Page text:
Struggling engineer gets a plan to build a better financial future
Hit hard by the economic downturn, dragged deep into debt by student loans, a single mother of four gets a financial plan to help turn things around.
Special to The Seattle Times
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Mechanical engineer Rena Cummings knows what it's like to be jobless and living out of her car for a week with barely $60 in her pocket — and she vows never to go back there again.
When double-digit unemployment smacked the Florida economy 10 years ago, the single mother of four daughters was hit by the layoffs.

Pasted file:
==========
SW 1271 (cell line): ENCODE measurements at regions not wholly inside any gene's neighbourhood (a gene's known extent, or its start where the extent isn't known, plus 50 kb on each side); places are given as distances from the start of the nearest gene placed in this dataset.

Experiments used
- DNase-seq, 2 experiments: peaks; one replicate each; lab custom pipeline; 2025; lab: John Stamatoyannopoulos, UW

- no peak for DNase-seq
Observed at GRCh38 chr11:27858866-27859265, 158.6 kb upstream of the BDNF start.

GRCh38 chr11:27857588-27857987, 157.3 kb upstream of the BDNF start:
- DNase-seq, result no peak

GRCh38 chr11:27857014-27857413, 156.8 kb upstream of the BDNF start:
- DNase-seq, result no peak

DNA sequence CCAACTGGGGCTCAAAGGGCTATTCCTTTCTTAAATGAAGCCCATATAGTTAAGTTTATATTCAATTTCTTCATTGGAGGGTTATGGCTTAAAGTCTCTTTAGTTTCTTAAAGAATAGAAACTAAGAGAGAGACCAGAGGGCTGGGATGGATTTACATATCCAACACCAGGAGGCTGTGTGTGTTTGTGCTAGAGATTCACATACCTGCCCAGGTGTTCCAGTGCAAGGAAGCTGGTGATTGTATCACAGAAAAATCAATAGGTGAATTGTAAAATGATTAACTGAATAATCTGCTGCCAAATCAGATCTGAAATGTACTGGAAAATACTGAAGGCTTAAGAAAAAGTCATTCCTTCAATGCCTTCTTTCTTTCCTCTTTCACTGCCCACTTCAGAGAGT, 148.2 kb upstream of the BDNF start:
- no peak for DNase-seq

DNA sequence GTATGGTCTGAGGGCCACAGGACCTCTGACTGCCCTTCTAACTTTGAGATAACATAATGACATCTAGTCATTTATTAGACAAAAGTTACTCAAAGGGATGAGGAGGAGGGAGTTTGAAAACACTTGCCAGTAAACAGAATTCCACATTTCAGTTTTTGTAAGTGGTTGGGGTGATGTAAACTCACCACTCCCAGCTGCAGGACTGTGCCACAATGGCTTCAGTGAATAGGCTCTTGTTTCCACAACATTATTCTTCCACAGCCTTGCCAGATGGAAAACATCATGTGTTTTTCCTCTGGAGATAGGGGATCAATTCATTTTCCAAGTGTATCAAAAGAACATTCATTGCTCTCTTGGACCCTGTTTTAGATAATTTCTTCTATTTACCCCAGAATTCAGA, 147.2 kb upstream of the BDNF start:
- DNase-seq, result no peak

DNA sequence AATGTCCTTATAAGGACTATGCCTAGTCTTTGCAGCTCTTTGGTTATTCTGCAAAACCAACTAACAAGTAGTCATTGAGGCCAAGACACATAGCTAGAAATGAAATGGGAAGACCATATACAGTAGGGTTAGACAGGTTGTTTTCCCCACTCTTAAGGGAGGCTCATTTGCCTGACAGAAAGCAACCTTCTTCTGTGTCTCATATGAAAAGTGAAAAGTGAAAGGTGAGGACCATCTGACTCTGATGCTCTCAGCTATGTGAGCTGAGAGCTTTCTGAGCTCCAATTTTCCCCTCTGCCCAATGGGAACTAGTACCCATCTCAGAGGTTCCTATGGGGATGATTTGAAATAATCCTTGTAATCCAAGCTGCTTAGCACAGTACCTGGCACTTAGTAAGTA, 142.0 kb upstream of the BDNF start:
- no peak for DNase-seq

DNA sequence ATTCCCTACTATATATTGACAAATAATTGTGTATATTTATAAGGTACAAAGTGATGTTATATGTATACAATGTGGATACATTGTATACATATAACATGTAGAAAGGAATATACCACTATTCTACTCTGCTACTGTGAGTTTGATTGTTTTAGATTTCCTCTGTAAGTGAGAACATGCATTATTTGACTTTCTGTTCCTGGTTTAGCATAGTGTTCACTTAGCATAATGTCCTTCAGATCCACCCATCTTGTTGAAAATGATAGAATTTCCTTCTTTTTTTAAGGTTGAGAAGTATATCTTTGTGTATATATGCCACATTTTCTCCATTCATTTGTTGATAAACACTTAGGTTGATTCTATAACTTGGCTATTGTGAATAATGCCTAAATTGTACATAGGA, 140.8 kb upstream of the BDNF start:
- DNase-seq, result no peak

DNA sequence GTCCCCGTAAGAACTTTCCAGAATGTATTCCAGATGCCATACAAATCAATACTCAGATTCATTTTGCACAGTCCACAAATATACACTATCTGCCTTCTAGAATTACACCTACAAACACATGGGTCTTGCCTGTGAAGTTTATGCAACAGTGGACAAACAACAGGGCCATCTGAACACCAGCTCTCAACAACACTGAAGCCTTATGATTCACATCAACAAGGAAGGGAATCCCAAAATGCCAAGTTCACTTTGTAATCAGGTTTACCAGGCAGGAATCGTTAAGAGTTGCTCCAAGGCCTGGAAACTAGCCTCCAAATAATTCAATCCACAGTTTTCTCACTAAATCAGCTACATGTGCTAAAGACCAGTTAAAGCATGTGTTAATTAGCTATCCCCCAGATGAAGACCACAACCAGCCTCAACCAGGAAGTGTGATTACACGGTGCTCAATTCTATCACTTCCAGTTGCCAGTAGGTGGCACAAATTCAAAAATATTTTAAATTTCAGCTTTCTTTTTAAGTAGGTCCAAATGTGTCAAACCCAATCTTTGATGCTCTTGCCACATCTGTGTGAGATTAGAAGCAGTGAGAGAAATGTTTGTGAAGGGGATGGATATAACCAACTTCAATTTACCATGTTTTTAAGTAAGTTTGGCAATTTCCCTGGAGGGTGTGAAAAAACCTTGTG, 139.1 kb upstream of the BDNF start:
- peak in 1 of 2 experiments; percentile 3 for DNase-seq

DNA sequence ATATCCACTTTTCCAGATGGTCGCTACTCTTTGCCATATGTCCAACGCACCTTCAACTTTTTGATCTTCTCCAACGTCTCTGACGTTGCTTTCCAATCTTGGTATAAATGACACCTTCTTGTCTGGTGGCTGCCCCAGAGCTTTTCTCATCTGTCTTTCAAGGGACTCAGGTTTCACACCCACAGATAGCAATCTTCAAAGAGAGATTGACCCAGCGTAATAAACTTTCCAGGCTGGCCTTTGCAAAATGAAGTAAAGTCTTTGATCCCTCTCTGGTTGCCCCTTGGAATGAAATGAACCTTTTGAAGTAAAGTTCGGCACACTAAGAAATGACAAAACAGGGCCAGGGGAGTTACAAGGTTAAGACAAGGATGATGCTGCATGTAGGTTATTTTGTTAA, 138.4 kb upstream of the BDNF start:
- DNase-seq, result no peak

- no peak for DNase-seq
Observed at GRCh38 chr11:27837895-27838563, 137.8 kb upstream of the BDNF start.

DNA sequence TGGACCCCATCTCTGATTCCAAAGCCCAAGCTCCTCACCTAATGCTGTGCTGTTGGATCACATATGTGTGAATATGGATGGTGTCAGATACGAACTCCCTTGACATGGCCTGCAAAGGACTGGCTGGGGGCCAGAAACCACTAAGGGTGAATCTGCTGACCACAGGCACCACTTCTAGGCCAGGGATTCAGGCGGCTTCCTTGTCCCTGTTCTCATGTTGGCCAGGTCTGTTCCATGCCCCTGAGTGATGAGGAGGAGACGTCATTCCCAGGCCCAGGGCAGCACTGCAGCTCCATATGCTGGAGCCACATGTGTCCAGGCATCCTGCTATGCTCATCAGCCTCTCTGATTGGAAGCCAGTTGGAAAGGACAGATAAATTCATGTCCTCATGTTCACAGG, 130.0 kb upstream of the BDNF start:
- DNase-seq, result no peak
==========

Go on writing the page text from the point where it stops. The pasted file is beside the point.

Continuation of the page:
She was jobless for five years. As work dried up, so did her savings.
Resolute in finding a job, Cummings temporarily left her daughters with family while trekking to Seattle for a contract engineering position.
During the trip, she slept in her car for a week — and in a Seattle hostel for four — while getting back on her financial feet.
The temporary job gave her a brief financial respite, a Seattle foothold and enough money to bring her youngest three kids out to live with her.
But after two years, the Seattle contract job expired. With local openings tight, Cummings took another temporary engineering gig in Portland.
She split her time between both cities — supporting a Portland daughter studying culinary arts, and her other two daughters in school here.
When the Portland job ended a year ago, her savings evaporated again.
"My goal was to put away $1,000 a month in savings," says Cummings, 54.